I wonder if there is a Japanese word for renewed appreciation after shock?
PS I think you would enjoy the work of my friend Trebbe Johnson through Racial Joy for Hard Times too: http://radicaljoyforhardtimes.org/
Thank you for these words and your generousity.
Your words will be deeply appreciated by the residents/survivors of Long Beach who, as you mentioned, are already on the move to rebuild.
As a resident of the Caribbean, natural disasters such as this are no stranger, in fact these are yearly occurances throughout the Caribbean.
Your words have reached and touched many more than you may know, in all kinds of disastrous situations.
Sympathy, empathy, active support, thoughts and prayers know no boundaries.
Thank you for the positive and powerful energy that you are spreading.
Wellness all around
I thought te research suggested tend and befriend was a female response
Oz, Yes that is correct, but follow the link above, there is a new study showing the tendency of men to collaborate in stressful situations. Thanks, J
Sara, Judy, Kathy, thank you for your kind comments. Sara, what an amazing site you shared. I love it.
Jeremy – I checked out th study – the usual suspects in psychology studies to relevance is really questionable
We have no idea what the motivation is – could it just be a socially conditioned – the right thing to do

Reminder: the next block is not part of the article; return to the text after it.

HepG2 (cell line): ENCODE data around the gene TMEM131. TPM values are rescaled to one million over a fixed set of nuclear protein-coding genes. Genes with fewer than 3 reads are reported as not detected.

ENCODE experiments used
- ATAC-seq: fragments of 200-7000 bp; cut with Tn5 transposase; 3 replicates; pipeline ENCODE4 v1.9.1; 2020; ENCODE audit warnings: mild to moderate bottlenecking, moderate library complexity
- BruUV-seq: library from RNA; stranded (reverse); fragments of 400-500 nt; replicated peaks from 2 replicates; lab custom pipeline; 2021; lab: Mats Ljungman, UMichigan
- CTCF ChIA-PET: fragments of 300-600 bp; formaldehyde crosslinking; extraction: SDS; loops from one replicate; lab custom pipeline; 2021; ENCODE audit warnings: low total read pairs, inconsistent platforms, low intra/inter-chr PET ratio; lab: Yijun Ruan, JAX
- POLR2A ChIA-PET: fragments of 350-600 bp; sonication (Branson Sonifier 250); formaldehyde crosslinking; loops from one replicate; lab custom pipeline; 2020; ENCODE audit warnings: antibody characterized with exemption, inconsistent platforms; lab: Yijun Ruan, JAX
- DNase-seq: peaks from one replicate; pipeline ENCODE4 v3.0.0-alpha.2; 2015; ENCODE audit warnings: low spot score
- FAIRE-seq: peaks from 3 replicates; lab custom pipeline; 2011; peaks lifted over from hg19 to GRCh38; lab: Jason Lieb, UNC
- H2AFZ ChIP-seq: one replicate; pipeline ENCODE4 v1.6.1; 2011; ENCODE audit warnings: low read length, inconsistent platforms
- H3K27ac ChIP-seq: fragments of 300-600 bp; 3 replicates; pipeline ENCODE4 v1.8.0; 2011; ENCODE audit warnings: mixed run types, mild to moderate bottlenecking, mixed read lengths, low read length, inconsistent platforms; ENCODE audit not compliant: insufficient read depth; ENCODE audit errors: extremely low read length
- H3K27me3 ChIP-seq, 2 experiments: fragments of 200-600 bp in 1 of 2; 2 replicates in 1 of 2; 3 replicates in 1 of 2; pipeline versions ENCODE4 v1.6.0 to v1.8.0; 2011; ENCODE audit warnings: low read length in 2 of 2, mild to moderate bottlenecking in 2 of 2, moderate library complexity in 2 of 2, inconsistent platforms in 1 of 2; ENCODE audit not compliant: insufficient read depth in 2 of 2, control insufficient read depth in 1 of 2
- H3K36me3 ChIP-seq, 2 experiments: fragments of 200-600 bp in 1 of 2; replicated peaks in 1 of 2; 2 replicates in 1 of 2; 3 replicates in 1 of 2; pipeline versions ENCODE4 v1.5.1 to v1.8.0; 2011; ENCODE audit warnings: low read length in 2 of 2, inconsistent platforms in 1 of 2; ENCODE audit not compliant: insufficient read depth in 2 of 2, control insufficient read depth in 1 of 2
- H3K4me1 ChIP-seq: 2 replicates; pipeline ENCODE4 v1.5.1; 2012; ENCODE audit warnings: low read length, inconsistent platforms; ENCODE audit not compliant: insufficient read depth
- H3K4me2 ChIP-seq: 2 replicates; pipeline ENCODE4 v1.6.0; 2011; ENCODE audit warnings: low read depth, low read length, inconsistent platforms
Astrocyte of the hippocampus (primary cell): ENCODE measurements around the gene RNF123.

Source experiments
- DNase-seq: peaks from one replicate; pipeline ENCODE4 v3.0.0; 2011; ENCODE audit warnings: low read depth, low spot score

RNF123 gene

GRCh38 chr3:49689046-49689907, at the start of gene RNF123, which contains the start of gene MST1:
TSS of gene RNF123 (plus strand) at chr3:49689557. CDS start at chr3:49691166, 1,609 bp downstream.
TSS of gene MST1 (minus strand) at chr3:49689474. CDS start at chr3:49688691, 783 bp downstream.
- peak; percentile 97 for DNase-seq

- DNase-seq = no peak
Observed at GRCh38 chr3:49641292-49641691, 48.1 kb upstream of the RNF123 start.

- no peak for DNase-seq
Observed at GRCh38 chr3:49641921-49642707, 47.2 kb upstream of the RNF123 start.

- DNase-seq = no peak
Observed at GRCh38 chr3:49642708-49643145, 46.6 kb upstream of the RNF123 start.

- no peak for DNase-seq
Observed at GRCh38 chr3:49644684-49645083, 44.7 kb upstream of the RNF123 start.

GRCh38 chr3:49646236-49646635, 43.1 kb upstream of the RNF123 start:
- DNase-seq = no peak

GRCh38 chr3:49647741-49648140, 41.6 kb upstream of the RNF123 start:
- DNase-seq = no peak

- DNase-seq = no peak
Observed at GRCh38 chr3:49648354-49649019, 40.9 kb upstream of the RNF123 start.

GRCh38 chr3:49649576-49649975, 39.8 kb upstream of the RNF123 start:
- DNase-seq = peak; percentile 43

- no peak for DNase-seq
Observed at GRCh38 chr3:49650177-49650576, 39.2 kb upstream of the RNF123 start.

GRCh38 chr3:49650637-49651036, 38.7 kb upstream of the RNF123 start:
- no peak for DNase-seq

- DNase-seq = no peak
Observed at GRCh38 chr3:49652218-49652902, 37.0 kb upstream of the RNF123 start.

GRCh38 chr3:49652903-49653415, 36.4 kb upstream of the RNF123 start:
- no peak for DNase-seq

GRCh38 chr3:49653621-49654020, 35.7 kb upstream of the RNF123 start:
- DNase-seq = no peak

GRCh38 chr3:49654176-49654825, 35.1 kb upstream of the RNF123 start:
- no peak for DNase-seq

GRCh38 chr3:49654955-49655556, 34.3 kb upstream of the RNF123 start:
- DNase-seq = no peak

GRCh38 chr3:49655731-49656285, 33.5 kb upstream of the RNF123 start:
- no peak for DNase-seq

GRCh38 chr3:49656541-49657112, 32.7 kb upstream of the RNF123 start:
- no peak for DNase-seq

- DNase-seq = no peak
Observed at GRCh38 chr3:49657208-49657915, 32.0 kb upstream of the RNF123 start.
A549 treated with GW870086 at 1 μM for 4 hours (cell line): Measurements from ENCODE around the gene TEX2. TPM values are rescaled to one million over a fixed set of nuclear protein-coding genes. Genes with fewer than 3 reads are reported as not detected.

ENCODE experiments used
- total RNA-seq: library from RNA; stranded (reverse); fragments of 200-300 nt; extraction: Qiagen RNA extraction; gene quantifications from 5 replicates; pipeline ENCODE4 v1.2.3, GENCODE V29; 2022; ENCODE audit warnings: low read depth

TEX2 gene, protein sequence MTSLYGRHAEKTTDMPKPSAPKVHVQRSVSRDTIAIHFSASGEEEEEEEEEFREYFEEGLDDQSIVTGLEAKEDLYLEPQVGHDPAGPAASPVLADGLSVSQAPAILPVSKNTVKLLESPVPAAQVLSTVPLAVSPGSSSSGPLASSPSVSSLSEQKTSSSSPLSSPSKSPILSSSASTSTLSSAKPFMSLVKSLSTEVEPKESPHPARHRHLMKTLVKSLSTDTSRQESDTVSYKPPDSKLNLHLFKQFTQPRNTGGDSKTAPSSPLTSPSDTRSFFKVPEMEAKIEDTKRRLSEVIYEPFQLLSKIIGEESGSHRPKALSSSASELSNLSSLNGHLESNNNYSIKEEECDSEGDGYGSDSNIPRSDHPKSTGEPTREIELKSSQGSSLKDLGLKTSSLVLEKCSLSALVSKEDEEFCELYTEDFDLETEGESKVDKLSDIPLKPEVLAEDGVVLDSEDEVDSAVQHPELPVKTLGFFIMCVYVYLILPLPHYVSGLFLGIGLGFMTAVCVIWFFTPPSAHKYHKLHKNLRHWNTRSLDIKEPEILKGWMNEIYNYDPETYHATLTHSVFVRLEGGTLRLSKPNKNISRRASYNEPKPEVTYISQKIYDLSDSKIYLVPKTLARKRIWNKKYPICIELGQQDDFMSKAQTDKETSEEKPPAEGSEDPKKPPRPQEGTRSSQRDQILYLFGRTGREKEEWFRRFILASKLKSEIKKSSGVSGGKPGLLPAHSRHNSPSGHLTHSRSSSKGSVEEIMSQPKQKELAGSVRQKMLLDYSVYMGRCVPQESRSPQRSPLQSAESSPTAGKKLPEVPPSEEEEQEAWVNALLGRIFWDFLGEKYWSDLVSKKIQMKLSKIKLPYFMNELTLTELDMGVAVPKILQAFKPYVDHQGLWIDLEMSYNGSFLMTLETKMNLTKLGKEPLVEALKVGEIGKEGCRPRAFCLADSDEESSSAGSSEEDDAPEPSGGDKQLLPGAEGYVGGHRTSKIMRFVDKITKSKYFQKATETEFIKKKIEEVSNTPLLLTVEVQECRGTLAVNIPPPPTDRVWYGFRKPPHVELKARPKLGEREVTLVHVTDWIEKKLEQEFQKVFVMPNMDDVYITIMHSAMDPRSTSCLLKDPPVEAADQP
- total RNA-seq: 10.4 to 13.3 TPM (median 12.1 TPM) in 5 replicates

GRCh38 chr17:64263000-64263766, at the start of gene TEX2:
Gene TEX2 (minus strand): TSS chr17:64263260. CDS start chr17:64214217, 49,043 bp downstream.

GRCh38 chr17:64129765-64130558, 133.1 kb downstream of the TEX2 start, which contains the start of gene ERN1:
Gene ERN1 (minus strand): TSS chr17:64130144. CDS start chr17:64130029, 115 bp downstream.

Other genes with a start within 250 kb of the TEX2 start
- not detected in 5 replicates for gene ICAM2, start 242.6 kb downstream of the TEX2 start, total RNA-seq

By the way is it the stress response or the recovery – parasympathetic nervous system – interestingly now being dubbed pause and reflect
Isn’t that what many people are doing?
Hi Oz, I definitely don’t think it’s socially conditioned. I happened to be in NY on September 11 (http://psychologyofwellbeing.com/201109/my-memory-of-september-11.html.) In the days after September 11, you would not believe the closeness and kindness in every interaction in the city. For days, weeks and even months after, people felt a much deeper connection to each other (and to their city and their country.) I believe it’s because everybody was more aware of their own mortality, the impermanence of life, and how small we are as individuals. But that’s just my personal experience.
“Is it the stress response or the recovery?” It’s a great question and something I hadn’t thought of before.
Jeremy – perhaps its your perceptual filter?
Jeremy – this might surprise you but the rest of the world may not see the deep connection with your country after s11 as such a good thing.
That most definitely does not surprise me and I would even agree. It is not my intention to argue that unity is always good and always used for good purposes.